MINNEAPOLIS (FOX 9) - Community members are mourning the death of longtime activist and local newspaper reporter Mel Reeves Thursday. He died at the age of 64 from complications related to COVID-19, according to those close to him.
Tracey Williams-Dillard, publisher and CEO of the Minnesota Spokesman-Recorder, reminisced fondly about her dear friend and colleague, Mel Reeves.
"I’m going to miss arguing with him because we were always going at it," Williams-Dillard said. "My first thought is Mel is an activist. That’s what he is. But then he’s also a journalist."
"He was just so strong in his belief that that’s what I am really going to miss because when you run into a journalist and an activist trying to do both, but having a strong conviction on both, you get the best of two worlds."
Williams-Dillard telling FOX 9 that Reeves often challenged her on issues of racial and social justice. His opinions and advocacy spelled out for readers of the Black-owned community newspaper for years.
Mel Reeves, longtime activist and journalist, dies at 64. (FOX 9)
On Thursday, his office in south Minneapolis sat quiet and empty. But in life, Reeves would not remain quiet in the face of racism, social injustice and police brutality. A constant presence at protests, Reeves believed and fought for a more equal society.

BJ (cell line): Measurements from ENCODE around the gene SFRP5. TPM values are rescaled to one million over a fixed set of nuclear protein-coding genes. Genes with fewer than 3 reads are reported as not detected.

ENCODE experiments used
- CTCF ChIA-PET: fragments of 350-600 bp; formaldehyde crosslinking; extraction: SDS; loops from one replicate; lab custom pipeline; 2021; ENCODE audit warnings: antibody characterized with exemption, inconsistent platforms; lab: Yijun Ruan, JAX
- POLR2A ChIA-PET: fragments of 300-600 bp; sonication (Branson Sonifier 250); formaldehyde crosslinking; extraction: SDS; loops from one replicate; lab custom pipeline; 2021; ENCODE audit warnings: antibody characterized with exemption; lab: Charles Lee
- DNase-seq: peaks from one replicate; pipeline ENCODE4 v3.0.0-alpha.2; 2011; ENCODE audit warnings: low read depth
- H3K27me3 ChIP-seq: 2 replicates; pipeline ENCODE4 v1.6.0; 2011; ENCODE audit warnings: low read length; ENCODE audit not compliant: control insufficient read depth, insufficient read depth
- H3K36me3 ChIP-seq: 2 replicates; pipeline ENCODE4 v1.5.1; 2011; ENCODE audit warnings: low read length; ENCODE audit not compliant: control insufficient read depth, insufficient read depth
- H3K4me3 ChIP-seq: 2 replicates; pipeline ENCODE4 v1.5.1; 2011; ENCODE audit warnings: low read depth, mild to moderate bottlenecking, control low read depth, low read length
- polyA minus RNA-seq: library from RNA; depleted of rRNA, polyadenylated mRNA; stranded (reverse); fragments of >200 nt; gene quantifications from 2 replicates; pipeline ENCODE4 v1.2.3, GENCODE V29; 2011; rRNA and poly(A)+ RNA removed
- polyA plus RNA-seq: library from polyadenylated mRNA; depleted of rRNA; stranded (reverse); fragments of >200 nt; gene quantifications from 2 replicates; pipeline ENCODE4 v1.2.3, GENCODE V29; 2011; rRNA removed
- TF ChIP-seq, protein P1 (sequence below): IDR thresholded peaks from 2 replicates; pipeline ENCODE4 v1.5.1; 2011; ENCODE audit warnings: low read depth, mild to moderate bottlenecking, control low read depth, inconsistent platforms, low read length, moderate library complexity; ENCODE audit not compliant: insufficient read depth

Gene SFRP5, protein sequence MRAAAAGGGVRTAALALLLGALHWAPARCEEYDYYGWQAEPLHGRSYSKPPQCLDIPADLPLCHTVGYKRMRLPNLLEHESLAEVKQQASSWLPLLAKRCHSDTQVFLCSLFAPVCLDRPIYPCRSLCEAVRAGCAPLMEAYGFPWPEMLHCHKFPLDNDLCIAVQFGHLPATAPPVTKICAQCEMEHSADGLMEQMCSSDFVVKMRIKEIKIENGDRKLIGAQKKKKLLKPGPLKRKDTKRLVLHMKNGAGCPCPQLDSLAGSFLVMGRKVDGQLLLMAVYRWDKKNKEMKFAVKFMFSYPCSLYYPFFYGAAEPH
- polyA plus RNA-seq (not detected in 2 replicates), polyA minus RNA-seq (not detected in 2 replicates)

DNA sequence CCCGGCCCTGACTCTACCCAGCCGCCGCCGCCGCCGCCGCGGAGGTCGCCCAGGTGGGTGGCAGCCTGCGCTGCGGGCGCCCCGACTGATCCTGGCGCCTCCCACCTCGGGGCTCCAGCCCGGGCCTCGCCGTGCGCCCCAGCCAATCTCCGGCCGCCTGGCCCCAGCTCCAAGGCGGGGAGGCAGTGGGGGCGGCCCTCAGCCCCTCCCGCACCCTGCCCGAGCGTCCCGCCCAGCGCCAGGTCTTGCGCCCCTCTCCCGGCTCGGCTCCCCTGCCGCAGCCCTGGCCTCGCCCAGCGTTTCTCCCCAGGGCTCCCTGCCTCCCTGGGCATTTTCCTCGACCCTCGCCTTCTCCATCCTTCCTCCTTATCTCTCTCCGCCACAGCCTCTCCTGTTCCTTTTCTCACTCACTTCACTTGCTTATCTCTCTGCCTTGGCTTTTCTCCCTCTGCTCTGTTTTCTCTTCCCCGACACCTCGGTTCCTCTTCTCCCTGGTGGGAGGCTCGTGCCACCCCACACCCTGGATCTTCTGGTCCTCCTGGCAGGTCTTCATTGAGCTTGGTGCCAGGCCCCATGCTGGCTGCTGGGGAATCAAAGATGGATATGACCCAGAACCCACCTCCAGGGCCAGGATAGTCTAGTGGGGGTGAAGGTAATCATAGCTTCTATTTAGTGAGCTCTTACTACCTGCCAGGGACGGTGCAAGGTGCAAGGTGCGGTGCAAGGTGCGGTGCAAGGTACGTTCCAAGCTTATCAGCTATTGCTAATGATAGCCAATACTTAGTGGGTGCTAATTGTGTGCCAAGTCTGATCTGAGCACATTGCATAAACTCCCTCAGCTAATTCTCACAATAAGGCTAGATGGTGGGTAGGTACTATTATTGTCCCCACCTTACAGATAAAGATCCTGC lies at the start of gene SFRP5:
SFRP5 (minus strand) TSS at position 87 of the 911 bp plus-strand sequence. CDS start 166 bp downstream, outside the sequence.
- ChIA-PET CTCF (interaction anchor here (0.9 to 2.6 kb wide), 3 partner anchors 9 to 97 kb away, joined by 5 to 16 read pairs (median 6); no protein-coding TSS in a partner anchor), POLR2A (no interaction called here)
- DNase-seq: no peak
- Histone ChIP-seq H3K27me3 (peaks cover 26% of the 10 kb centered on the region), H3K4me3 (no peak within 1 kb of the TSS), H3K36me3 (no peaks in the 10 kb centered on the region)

"I just remember Mel as a person who cared deeply about his community. He cared deeply about people. He cared deeply about justice and to see justice served," community activist and civil rights attorney Nekima Levy Armstrong said.
In recent weeks, Reeves had taken to social media to update his readers and the community about his battle with COVID-19 and the pneumonia that followed.
He wrote his final article for the Spokesman-Recorder from his hospital bed at Hennepin County Medical Center, where he urged the skeptical to get vaccinated.
Reeves passed away overnight. Williams-Dillard recalls their final conversation just days ago, "He said, ‘I love you and that I love the paper. And I’ll do anything for that paper’ and he did, he really loved this paper. He believed in what it did. He believed in his activism, but he also knew the importance of this paper being the voice for the community. And he stood strong and solid on that."
UPDATE: Services have been announced to honor Reeves, including a community viewing from 3-7 p.m. Wednesday, January 12 at Estes Funeral Chapel and the Celebration of Life service at 4 p.m. Thursday, January 13 at Shiloh Temple International Ministries. A GoFundMe has been set up to pay for his funeral arrangements.